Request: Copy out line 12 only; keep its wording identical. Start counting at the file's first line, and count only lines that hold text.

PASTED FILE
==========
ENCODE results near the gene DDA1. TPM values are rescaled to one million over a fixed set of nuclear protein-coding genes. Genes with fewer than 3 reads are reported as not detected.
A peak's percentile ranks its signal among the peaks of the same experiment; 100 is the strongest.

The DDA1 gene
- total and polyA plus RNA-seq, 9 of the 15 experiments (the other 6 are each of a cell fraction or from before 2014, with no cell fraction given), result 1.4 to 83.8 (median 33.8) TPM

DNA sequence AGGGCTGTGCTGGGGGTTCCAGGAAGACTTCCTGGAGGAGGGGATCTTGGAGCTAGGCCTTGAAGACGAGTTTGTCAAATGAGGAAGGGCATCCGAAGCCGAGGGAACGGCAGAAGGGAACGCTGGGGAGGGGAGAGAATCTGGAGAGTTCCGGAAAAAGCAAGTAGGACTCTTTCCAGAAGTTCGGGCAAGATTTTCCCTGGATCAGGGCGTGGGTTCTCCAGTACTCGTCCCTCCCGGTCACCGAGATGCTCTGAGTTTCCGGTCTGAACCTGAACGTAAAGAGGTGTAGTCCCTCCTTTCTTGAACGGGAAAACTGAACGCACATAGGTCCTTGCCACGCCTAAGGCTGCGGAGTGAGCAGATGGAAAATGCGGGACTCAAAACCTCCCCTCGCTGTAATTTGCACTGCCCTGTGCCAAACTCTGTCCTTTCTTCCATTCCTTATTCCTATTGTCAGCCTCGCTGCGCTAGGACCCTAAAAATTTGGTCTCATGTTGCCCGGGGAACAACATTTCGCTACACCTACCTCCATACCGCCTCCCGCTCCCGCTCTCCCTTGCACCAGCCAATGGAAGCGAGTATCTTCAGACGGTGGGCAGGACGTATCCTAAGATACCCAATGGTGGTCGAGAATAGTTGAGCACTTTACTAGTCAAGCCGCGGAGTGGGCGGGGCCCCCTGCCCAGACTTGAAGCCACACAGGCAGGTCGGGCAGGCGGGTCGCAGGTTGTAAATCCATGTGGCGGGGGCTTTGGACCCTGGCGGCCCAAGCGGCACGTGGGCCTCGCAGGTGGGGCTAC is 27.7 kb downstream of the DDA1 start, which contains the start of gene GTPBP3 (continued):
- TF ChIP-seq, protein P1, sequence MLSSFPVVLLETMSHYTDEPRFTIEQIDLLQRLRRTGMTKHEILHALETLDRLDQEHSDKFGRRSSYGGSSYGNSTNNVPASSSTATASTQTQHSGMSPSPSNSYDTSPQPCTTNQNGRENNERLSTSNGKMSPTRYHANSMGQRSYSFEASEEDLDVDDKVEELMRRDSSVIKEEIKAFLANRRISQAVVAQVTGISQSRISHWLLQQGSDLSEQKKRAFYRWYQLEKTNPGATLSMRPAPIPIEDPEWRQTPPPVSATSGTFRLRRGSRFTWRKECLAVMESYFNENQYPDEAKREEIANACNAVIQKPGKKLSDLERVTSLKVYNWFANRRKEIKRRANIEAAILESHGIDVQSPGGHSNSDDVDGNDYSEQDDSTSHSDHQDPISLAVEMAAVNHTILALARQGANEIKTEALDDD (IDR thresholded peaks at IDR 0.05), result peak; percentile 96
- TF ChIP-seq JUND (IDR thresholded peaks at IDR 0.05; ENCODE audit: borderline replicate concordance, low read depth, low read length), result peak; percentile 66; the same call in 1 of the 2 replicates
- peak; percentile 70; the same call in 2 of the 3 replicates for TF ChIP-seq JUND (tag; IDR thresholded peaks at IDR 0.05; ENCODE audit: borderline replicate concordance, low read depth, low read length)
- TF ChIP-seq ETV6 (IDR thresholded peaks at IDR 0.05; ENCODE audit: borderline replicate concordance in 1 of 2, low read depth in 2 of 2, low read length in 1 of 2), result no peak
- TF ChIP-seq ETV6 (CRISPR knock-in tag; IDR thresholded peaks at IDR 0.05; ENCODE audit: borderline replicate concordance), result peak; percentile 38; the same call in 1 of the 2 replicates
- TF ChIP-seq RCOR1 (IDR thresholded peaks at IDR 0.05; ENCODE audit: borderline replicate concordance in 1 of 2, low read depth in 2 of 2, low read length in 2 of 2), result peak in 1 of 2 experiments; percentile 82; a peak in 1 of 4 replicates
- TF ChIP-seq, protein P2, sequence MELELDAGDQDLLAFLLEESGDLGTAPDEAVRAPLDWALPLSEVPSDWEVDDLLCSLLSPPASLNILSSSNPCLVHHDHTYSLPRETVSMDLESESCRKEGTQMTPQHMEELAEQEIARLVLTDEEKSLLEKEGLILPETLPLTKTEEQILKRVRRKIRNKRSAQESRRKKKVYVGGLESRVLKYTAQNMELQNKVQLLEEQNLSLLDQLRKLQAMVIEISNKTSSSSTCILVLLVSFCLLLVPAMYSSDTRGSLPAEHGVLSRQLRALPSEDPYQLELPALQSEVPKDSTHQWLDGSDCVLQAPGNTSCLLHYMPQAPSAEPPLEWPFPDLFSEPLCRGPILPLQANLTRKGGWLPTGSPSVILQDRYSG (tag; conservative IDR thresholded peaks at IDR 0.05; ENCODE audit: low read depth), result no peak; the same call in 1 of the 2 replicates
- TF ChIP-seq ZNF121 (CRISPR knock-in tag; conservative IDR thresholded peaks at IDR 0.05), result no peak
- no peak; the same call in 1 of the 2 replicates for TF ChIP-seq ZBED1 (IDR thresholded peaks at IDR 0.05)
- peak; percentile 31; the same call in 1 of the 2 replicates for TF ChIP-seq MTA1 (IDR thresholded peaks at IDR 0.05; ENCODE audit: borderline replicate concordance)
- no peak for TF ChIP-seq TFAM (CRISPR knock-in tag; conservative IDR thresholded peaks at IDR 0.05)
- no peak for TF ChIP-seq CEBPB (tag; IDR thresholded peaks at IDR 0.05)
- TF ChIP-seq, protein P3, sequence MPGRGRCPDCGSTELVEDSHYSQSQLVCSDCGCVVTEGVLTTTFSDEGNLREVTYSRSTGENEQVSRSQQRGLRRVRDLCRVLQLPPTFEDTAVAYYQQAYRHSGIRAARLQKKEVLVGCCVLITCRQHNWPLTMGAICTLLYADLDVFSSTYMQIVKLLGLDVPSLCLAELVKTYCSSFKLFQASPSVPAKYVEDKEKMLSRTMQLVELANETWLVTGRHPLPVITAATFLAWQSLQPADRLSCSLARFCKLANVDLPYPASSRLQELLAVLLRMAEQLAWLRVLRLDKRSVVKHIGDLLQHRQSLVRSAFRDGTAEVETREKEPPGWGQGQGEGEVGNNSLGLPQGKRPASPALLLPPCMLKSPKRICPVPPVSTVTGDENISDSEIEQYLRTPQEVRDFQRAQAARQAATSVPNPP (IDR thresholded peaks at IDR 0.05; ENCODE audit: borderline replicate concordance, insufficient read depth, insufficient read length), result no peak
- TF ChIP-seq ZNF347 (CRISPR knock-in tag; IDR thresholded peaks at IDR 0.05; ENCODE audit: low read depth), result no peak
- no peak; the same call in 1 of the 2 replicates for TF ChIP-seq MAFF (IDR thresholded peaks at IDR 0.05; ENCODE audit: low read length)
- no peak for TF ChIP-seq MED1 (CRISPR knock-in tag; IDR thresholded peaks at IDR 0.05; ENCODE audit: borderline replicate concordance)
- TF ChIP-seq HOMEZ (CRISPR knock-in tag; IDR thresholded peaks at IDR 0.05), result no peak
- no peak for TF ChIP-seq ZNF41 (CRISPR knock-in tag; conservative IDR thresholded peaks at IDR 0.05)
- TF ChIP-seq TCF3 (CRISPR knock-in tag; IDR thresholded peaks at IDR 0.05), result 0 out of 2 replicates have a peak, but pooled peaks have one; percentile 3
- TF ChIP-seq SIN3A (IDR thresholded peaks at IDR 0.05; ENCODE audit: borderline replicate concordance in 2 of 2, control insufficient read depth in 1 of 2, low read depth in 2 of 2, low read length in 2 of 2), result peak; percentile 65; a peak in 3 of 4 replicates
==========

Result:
- TF ChIP-seq, protein P2, sequence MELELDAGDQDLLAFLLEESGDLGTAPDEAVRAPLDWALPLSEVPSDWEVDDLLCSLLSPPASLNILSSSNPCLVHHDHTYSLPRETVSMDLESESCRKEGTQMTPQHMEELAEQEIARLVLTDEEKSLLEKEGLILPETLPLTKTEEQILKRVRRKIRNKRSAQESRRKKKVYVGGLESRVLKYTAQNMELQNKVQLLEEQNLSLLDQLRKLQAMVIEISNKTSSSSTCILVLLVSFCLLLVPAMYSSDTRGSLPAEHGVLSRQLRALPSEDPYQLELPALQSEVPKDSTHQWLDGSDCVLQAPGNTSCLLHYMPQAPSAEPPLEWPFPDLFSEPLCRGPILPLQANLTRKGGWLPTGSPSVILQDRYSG (tag; conservative IDR thresholded peaks at IDR 0.05; ENCODE audit: low read depth), result no peak; the same call in 1 of the 2 replicates